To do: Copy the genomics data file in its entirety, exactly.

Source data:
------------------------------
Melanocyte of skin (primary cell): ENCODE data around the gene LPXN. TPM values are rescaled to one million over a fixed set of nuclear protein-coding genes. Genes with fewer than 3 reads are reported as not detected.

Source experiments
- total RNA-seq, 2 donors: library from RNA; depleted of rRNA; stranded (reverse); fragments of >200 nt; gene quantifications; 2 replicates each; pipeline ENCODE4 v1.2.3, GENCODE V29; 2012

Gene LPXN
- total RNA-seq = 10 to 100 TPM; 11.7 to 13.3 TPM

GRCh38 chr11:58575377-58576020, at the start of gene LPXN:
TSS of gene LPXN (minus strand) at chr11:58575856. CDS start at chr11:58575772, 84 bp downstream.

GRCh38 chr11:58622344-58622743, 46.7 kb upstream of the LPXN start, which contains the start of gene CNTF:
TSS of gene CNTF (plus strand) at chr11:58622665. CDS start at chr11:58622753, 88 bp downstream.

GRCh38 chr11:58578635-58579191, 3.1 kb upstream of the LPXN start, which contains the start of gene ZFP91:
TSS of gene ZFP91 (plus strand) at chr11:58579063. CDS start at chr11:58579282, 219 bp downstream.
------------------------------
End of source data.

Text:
Melanocyte of skin (primary cell): ENCODE data around the gene LPXN. TPM values are rescaled to one million over a fixed set of nuclear protein-coding genes. Genes with fewer than 3 reads are reported as not detected.

Source experiments
- total RNA-seq, 2 donors: library from RNA; depleted of rRNA; stranded (reverse); fragments of >200 nt; gene quantifications; 2 replicates each; pipeline ENCODE4 v1.2.3, GENCODE V29; 2012

Gene LPXN
- total RNA-seq = 10 to 100 TPM; 11.7 to 13.3 TPM

GRCh38 chr11:58575377-58576020, at the start of gene LPXN:
TSS of gene LPXN (minus strand) at chr11:58575856. CDS start at chr11:58575772, 84 bp downstream.

GRCh38 chr11:58622344-58622743, 46.7 kb upstream of the LPXN start, which contains the start of gene CNTF:
TSS of gene CNTF (plus strand) at chr11:58622665. CDS start at chr11:58622753, 88 bp downstream.

GRCh38 chr11:58578635-58579191, 3.1 kb upstream of the LPXN start, which contains the start of gene ZFP91:
TSS of gene ZFP91 (plus strand) at chr11:58579063. CDS start at chr11:58579282, 219 bp downstream.